Moreover, drug use, like other forms of technology, has become separated from a teleological vision of the good. Instead of enabling us to inhabit the world in fulfillment of a broader moral vision of human flourishing, the use of drugs simply becomes one more technique by which to manipulate the body according to our will and maximize its utility to increase pleasure and avoid pain.

The use of drugs as a technology by which we make ourselves “free” becomes especially apparent when we look at the cultural anxieties surrounding the figure of the addict. The state of being an addict—whether of heroin or nicotine or caffeine—is feared and socially proscribed because it is seen as being out of control, dependent on something, in a state wherein the body is not subject to the will. To be dependent on a drug is to deny the modern conception of freedom by making oneself subject to necessity. Such dependence constitutes a betrayal of deeply held modern beliefs about freedom.

This fixation with a particular kind of dependence masks the ways in which society as a whole has become dependent on drugs to maintain a particular conception and experience of normality or homeostasis characterized by “comfort” or “wellness.” We deploy great vats of syrups, cartloads of pills, and reservoirs of lotions in order to liberate ourselves from the everyday tyranny of the body’s aches, pains, tiredness, allergies, and the general affects of aging. And we are increasingly employing yet more kinds of drugs to tailor our personality and physical abilities to fulfill our desires or alleviate our anxieties about our sense of who we should be or what we should be able to achieve.

The drive to maintain physical comfort or, as is increasingly the case, a sense of self-fulfillment ignores how physical or psychological pain is part of the way in which we may order our lives properly in response to the world around us. For example, if I am tired and have a headache, the body needs not coffee and an aspirin but rest. Yet under the logic of contemporary life, bodily pain does not serve to alert me to my social, economic, or political condition (i.e., why I am having to work late); rather, bodily pain is a provocation to tighten up our regimes of control “over” the body (I need to exercise more, eat better, buy a more comfortable chair or a stronger brand of headache pill, etc.) and thus treat the body as an object of manipulation.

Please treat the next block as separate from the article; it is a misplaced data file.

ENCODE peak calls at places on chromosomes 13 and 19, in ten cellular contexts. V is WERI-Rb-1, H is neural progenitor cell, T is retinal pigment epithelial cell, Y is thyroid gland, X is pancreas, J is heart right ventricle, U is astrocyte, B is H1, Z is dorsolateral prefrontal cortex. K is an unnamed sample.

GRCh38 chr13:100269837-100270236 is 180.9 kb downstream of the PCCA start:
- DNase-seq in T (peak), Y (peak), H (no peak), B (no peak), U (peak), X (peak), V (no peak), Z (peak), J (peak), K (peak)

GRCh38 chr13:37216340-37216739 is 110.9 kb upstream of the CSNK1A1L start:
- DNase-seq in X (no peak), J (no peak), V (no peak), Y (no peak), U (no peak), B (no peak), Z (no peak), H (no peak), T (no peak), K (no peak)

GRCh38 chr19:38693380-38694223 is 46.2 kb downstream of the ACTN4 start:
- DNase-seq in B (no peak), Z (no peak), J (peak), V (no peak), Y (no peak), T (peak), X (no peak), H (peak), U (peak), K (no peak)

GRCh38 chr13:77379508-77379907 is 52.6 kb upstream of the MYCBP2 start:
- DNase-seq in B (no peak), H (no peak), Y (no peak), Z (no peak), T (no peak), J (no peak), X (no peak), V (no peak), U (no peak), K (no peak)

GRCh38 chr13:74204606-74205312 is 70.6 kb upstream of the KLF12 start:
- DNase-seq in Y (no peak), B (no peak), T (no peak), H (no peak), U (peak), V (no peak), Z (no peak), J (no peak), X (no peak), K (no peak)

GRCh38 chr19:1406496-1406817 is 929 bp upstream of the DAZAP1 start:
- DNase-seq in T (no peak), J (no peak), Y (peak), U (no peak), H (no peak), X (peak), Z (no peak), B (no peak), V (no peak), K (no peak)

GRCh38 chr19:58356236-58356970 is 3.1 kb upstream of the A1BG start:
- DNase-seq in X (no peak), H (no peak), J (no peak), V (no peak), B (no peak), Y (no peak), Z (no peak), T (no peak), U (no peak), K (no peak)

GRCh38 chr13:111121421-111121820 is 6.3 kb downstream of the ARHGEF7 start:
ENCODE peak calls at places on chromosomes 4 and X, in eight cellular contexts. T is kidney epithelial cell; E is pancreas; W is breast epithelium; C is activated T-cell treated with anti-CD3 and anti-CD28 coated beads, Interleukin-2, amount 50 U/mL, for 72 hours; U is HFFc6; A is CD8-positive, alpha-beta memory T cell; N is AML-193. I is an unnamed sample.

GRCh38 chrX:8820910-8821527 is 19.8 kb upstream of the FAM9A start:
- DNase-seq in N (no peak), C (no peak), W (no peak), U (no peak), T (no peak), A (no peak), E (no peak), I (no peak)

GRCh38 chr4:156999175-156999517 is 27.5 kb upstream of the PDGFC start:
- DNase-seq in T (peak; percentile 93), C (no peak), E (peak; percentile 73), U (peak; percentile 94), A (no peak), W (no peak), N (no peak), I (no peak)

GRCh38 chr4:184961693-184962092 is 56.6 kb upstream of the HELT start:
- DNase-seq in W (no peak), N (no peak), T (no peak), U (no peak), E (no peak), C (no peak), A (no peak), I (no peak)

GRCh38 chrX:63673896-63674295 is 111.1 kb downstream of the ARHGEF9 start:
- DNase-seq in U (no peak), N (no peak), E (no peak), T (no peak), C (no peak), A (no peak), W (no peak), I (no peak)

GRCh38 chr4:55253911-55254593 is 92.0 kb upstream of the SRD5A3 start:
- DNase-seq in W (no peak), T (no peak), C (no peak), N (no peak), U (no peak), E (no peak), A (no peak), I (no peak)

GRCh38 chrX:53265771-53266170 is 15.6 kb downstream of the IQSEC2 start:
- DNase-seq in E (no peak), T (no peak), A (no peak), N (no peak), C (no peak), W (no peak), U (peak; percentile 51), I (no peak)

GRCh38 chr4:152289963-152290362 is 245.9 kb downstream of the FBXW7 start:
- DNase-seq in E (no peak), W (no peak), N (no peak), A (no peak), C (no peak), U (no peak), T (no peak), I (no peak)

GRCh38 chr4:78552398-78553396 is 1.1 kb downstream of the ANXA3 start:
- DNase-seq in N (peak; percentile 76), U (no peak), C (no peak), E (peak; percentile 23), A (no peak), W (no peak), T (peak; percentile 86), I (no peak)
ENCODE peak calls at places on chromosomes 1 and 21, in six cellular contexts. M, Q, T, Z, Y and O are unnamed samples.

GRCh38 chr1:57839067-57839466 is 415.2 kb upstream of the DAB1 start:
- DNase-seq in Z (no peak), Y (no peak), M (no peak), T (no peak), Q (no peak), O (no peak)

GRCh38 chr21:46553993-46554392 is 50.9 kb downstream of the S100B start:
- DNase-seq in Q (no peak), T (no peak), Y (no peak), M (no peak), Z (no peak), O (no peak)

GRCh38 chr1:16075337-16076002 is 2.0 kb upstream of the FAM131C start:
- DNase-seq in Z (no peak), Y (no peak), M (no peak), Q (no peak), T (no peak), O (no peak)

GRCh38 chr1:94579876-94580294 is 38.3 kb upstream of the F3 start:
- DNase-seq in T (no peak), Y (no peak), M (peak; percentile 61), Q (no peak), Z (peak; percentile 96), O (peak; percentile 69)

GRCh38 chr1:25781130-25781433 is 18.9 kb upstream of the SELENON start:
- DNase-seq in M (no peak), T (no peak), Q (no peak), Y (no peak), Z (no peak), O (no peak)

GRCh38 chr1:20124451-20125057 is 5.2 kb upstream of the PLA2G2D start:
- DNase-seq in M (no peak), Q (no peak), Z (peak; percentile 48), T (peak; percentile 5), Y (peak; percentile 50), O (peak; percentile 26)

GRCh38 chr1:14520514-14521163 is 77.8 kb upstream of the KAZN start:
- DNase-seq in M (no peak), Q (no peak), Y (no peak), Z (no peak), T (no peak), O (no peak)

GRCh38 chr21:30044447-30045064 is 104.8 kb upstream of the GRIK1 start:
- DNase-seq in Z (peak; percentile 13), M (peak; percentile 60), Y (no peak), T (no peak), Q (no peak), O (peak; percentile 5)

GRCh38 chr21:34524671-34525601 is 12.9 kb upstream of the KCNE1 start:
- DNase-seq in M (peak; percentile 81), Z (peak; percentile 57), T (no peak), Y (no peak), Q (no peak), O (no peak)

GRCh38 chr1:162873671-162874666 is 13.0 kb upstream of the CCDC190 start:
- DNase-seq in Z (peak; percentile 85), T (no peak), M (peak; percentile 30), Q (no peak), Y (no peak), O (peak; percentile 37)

We see the same dynamic when it comes to recreational use of ampliative drugs such as LSD, cocaine, cannabis, and Ecstasy (MDMA). Much of the rhetoric that surrounds the use of these drugs is of liberation: “free your mind.” Moreover, they are seen as ampules of rebellion and social nonconformity: “turn on, tune in, drop out.” Yet such use actually conforms closely to the ethos of contemporary culture.

The ways in which drugs such as LSD and Ecstasy are used reflect the desire to engineer an experience: more often than not, a “high” or a good time. Why risk not enjoying yourself when you can chemically ensure that you will like your friends and appreciate the music and that you won’t get tired after a stressful week at work? Yet such engineering of experience deprives human existence of certain spontaneities of being and doing that depend upon the reality of a world which we have not made or imagined, but which simply confronts us to evoke our fear, love, and delight. A personal, spontaneous response to friends, music, and dancing is different in kind from a chemically manufactured response.